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Working-Class Job Loss, Gender, and the Negotiation of Household Labor

Elizabeth Miklya Legerski & Marie Cornwall
Gender & Society, August 2010, Pages 447-474

Abstract:
Scholars see the gendered division of household labor as a stronghold of gender inequality. We explore changes in household labor and gender relations when conservative, working-class families experience employment disruptions. Using data from 49 qualitative interviews conducted with men and women following the forced unemployment of breadwinning husbands, we observe some change in gendered household labor but conclude that a significant degendering of housework is thwarted by institutional-, interactive-, and individual-level processes. At the institutional level, the lack of well-paying jobs and the persistent gendering of household tasks discourage change. At the individual level, challenges to gendered identities encourage a reinforcement of traditional gender ideologies. At the interactional level, women's responsibility for care work and the meaning of paid work for unemployed husbands forestall the adjustment of tasks.

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Early Teen Marriage and Future Poverty

Gordon Dahl
Demography, August 2010, Pages 689-718

Abstract:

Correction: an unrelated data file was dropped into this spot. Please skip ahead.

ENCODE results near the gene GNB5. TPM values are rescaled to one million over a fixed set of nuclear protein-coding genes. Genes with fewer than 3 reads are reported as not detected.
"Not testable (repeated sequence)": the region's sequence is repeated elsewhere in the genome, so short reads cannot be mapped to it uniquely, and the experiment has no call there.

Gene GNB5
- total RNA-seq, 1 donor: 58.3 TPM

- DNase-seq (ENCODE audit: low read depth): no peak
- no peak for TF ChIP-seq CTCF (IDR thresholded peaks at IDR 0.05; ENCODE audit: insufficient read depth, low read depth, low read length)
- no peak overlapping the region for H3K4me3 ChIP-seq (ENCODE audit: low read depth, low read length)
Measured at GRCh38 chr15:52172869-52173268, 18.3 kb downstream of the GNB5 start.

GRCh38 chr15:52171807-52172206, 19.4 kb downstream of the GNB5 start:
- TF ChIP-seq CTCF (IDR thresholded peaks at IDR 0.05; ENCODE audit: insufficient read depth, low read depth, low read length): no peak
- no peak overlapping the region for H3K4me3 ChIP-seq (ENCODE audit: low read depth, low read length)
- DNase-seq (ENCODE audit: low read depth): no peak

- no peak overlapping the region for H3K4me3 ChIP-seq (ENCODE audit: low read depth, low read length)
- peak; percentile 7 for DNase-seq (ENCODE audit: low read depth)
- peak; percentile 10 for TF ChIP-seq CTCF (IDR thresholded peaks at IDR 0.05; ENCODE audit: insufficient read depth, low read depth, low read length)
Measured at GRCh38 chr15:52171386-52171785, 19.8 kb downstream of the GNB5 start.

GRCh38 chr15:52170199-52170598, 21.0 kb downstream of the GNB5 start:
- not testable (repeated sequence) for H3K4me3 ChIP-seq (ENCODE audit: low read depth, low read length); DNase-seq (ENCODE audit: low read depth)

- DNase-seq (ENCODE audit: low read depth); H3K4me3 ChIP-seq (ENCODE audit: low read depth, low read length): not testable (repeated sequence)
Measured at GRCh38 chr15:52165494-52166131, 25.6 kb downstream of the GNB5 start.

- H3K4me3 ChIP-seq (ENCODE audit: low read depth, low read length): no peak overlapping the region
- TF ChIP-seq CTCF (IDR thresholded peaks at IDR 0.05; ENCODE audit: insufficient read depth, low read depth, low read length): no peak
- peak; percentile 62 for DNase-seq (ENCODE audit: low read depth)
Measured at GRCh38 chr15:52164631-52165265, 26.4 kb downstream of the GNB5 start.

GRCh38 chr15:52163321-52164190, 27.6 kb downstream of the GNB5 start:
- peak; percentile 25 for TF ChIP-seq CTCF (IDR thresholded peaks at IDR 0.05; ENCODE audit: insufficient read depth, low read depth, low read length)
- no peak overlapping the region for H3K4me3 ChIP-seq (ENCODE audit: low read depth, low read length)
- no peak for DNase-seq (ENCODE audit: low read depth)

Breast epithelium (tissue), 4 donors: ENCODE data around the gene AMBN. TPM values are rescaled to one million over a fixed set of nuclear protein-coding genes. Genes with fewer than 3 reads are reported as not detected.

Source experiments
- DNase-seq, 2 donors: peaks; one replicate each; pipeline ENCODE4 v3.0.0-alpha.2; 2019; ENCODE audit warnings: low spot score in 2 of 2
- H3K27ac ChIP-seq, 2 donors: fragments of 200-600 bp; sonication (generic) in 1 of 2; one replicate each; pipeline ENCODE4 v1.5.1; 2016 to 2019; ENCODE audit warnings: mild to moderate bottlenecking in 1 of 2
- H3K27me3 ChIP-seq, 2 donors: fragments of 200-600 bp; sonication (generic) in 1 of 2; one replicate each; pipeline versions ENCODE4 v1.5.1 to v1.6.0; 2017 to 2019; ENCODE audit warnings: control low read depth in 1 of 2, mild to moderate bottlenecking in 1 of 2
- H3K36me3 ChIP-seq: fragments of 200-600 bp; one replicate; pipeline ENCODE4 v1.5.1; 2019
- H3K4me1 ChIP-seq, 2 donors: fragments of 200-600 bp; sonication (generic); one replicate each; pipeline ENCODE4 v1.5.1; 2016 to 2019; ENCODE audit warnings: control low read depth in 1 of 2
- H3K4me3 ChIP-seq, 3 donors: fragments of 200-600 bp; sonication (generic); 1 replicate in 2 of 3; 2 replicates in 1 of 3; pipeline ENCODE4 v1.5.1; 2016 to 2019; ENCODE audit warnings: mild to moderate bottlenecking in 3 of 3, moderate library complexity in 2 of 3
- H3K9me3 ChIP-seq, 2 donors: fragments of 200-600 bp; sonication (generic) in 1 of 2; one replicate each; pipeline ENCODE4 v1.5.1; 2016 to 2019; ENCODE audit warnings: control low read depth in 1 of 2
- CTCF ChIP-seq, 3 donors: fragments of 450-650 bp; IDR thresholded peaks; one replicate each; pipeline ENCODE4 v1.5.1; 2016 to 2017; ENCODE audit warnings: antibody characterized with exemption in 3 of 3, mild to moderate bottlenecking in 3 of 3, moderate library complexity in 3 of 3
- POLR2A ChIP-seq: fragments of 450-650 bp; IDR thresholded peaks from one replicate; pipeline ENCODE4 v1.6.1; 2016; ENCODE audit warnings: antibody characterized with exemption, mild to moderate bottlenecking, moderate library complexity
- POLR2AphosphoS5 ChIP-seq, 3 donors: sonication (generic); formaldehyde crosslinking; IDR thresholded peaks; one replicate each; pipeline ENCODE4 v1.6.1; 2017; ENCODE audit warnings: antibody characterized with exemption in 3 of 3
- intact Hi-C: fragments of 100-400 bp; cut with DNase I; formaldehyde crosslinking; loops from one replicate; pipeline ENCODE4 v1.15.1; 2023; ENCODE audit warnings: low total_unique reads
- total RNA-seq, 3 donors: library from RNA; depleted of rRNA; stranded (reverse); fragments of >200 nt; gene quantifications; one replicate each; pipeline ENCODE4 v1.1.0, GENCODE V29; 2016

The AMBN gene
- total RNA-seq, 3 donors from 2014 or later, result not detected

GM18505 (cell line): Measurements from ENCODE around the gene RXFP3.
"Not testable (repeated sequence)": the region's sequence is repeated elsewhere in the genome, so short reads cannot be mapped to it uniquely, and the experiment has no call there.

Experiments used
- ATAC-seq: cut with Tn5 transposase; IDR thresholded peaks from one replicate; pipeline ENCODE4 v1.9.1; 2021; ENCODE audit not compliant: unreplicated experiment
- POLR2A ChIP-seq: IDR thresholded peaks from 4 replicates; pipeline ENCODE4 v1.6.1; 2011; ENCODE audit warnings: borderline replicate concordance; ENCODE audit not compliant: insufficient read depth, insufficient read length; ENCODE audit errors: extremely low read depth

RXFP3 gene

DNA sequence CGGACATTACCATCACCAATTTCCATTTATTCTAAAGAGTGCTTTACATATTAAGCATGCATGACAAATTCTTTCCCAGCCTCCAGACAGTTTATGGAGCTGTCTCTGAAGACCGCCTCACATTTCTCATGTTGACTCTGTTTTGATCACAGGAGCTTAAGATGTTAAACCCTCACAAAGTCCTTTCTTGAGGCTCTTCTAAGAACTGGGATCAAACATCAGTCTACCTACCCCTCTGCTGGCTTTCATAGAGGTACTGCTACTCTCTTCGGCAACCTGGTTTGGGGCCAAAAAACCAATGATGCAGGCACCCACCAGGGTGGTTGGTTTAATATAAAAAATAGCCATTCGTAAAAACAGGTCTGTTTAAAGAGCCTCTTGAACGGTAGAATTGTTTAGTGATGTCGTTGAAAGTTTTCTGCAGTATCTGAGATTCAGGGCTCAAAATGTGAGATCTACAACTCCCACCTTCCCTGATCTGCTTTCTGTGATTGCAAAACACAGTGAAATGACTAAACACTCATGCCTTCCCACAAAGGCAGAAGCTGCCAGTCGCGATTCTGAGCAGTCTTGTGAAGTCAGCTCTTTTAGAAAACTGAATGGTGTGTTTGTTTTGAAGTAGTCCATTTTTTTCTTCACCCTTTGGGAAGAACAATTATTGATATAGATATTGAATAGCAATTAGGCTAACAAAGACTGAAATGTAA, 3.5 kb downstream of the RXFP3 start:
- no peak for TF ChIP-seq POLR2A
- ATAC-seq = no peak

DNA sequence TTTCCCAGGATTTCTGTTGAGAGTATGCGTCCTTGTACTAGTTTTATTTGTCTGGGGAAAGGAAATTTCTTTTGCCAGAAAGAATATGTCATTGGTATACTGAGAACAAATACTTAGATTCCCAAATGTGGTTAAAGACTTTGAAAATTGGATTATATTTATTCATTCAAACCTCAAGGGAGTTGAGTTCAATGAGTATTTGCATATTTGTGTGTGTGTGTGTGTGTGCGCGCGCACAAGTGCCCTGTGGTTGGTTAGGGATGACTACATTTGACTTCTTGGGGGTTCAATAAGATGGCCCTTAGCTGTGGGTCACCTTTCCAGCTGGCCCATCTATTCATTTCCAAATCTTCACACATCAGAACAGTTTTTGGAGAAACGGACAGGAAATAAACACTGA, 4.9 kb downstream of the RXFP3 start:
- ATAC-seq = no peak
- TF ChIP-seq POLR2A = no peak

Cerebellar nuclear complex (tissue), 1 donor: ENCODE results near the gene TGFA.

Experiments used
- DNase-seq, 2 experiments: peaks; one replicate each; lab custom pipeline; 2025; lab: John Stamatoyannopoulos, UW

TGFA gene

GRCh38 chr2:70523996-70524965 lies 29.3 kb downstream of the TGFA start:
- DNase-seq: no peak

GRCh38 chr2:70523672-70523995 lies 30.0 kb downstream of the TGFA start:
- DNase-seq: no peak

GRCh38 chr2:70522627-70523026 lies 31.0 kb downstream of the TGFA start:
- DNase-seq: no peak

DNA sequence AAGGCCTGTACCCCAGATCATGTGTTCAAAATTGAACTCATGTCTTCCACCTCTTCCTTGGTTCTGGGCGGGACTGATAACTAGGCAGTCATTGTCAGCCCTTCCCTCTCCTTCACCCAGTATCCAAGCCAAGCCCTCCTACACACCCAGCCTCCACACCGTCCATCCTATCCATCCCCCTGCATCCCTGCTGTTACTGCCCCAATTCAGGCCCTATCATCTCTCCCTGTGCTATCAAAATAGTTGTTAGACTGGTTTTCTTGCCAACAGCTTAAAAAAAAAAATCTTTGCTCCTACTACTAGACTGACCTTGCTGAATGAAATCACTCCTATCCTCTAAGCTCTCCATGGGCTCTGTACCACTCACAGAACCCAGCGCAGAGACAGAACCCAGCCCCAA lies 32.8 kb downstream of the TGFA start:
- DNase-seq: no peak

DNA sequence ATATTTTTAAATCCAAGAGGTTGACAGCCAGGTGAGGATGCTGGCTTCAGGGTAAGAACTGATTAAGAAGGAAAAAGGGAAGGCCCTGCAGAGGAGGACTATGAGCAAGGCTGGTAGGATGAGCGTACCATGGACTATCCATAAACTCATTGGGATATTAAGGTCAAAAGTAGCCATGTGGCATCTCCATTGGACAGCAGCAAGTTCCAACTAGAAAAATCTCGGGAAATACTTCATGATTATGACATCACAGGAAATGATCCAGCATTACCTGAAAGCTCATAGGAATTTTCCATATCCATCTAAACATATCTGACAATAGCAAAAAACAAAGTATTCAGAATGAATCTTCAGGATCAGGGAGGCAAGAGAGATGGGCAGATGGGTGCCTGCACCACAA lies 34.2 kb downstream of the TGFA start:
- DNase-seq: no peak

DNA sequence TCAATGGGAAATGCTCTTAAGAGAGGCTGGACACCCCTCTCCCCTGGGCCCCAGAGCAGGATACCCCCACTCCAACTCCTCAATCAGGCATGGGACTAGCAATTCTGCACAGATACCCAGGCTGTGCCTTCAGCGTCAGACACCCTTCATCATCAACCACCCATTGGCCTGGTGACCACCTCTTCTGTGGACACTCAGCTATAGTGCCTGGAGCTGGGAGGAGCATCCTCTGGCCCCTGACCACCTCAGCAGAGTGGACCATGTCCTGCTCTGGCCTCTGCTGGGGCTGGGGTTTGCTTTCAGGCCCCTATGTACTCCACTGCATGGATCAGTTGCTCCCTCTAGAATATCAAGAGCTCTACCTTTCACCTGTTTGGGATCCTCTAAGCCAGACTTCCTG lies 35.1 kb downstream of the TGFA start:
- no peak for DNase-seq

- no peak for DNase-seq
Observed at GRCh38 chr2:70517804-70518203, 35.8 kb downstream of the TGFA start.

Both early teen marriage and dropping out of high school have historically been associated with a variety of negative outcomes, including higher poverty rates throughout life. Are these negative outcomes due to preexisting differences, or do they represent the causal effect of marriage and schooling choices? To better understand the true personal and societal consequences, in this article, I use an instrumental variables (IV) approach that takes advantage of variation in state laws regulating the age at which individuals are allowed to marry, drop out of school, and begin work. The baseline IV estimate indicates that a woman who marries young is 31 percentage points more likely to live in poverty when she is older. Similarly, a woman who drops out of school is 11 percentage points more likely to be poor. The results are robust to a variety of alternative specifications and estimation methods, including limited information maximum likelihood (LIML) estimation and a control function approach. While grouped ordinary least squares (OLS) estimates for the early teen marriage variable are also large, OLS estimates based on individual-level data are small, consistent with a large amount of measurement error.